3. When enforcement is provided as well as lowering the speed limits, the average speed comes down much more.
  4. Lowering default speeds nationally, with enforcement, may have an even higher effect than the studies on small areas, because doing this at scale could change the overall driving culture.

Auckland Transport made this case itself:

Roadwork to a higher standard will take time. This is why Auckland Transport is reducing speed limits as an immediate, cost effective and efficient way to decrease the number and severity of crashes in the Auckland region.

And on whether the road design is all-important anyway, research by Glen Koorey found drivers base their decision on what speed to travel at from a combination of different factors. The road design is not as big a factor as posted speed limits, the level of enforcement, and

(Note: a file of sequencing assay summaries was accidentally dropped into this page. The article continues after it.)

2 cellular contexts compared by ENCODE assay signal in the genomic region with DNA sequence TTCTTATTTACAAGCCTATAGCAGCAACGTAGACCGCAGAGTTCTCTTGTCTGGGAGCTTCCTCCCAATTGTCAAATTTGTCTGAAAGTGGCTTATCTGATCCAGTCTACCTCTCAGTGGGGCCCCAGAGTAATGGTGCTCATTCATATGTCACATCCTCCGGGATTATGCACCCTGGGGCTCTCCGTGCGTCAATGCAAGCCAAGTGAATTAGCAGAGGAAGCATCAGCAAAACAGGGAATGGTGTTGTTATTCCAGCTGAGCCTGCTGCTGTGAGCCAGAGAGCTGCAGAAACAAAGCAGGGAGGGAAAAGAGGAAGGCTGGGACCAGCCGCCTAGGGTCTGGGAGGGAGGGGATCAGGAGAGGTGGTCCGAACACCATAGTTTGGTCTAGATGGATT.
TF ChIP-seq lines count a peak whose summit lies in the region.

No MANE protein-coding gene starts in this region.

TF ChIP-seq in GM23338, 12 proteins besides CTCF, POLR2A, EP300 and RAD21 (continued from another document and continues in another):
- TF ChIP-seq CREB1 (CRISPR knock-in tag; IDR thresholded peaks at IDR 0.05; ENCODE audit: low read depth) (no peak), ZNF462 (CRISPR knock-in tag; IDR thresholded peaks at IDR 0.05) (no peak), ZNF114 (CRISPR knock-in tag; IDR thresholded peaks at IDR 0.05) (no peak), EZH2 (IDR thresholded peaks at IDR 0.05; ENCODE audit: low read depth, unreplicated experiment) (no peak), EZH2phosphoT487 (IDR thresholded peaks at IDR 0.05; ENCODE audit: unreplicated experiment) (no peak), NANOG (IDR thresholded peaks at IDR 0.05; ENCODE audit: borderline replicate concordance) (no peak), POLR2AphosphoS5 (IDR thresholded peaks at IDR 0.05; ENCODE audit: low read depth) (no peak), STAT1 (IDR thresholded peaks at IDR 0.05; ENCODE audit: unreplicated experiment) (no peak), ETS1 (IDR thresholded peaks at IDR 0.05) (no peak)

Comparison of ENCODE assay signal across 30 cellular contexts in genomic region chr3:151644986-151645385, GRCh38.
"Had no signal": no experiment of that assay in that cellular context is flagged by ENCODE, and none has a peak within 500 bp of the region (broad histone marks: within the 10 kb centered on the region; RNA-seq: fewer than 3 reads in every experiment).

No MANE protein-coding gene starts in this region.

the general societal/cultural norms for respecting laws, perceived appropriateness of the speed limit

I contend that people’s perception of the appropriate speed limit shifted during Level 4. And the level of respect for the law, in order to collectively keep our population safe, was impressive. But – so far – the government has squandered the opportunity.

The speed is surely incorrect for a street of this type? The same is actually true for almost every street in Auckland.

During Covid

During Levels 3 and 4, many people ventured out onto their local streets on foot or bike and became better acquainted with their community. Children and beginners gained confidence riding their bikes on the streets. The danger that cars present when travelling at 50 km/hr suddenly become apparent to many people.